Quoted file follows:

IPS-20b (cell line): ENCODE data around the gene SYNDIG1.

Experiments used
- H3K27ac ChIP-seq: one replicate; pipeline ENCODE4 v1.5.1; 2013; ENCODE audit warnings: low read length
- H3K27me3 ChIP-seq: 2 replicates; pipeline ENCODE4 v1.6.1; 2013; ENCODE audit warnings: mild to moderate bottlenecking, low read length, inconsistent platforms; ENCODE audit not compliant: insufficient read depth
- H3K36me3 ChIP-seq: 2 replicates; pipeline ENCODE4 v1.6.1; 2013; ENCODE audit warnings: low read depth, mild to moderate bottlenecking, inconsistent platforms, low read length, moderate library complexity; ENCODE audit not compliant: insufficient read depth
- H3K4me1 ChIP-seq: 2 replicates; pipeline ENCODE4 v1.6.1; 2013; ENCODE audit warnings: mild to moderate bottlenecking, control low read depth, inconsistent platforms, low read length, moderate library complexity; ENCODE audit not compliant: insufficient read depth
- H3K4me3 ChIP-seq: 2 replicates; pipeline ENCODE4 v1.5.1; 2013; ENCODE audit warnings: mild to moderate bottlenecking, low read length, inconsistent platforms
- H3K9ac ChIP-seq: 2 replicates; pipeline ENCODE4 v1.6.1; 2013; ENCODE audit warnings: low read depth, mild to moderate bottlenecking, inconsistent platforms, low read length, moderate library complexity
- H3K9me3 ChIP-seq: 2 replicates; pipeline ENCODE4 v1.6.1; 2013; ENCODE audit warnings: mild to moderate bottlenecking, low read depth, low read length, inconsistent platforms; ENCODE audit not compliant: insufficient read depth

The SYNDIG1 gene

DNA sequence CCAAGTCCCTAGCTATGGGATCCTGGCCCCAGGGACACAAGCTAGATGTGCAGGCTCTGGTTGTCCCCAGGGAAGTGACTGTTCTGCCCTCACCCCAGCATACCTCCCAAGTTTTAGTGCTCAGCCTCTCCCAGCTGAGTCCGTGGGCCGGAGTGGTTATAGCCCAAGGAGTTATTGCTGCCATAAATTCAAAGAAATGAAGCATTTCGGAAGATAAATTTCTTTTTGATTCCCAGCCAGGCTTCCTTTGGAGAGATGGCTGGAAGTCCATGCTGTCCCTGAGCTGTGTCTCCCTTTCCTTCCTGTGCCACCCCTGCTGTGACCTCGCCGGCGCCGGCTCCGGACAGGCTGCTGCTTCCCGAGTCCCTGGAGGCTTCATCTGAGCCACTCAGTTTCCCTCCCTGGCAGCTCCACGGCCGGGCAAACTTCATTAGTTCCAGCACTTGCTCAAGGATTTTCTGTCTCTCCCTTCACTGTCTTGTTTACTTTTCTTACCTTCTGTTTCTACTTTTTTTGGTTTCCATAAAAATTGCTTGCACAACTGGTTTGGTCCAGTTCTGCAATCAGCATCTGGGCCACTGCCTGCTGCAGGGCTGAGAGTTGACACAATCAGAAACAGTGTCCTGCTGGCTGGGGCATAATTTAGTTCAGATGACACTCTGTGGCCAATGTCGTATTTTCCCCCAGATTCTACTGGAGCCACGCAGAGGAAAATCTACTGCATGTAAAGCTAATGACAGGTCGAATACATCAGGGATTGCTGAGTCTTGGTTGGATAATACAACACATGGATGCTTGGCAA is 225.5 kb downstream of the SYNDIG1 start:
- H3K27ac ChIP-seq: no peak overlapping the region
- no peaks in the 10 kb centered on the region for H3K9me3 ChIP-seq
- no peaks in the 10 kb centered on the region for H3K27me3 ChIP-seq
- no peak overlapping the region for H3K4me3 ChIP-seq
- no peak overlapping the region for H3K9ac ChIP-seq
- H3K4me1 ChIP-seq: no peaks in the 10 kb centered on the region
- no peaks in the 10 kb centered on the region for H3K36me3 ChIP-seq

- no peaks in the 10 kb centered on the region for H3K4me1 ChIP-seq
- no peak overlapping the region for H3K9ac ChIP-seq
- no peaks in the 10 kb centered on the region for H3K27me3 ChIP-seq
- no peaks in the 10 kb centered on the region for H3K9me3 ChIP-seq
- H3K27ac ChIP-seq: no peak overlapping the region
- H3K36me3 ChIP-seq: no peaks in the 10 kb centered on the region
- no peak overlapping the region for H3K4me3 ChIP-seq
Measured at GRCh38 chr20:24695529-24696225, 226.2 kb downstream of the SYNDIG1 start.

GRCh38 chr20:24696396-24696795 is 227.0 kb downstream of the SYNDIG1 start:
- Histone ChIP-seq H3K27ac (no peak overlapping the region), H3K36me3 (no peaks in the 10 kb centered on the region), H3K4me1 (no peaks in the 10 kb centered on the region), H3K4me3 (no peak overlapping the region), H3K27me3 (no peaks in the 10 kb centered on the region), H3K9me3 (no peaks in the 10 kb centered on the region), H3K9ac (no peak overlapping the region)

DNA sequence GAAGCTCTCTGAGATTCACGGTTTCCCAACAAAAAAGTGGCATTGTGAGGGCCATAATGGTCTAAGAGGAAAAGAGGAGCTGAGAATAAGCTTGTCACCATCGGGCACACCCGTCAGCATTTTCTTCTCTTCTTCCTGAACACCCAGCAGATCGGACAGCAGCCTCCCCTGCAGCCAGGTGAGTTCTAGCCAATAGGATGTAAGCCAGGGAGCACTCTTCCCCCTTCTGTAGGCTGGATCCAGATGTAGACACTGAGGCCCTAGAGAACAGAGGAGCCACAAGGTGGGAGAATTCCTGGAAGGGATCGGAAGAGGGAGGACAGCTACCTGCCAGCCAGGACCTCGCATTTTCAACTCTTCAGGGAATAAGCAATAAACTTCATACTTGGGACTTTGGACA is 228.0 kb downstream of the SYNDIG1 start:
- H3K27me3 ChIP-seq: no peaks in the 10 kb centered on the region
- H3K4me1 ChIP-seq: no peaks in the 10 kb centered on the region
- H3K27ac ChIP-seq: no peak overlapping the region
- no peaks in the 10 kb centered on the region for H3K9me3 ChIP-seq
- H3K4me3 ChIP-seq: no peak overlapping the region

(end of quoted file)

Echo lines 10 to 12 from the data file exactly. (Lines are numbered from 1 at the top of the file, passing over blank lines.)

The SYNDIG1 gene

DNA sequence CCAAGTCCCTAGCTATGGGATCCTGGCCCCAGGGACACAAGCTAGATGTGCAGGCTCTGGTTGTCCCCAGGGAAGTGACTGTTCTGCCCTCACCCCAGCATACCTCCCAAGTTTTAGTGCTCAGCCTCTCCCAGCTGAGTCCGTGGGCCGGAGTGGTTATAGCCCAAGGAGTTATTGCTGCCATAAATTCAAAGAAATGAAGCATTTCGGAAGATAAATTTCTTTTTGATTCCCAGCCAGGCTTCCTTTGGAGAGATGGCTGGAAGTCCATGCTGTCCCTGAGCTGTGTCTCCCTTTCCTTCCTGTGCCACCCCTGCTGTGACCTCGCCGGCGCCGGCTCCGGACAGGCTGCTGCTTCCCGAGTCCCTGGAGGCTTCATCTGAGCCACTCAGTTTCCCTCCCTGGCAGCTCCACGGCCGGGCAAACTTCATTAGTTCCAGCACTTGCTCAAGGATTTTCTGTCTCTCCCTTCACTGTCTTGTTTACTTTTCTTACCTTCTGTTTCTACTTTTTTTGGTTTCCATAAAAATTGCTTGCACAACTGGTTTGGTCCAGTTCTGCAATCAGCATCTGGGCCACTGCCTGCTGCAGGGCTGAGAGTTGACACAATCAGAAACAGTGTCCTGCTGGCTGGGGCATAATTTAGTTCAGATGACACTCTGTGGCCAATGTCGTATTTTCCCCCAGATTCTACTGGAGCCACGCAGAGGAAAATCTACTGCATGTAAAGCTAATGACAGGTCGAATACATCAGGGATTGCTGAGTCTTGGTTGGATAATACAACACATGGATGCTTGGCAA is 225.5 kb downstream of the SYNDIG1 start:
- H3K27ac ChIP-seq: no peak overlapping the region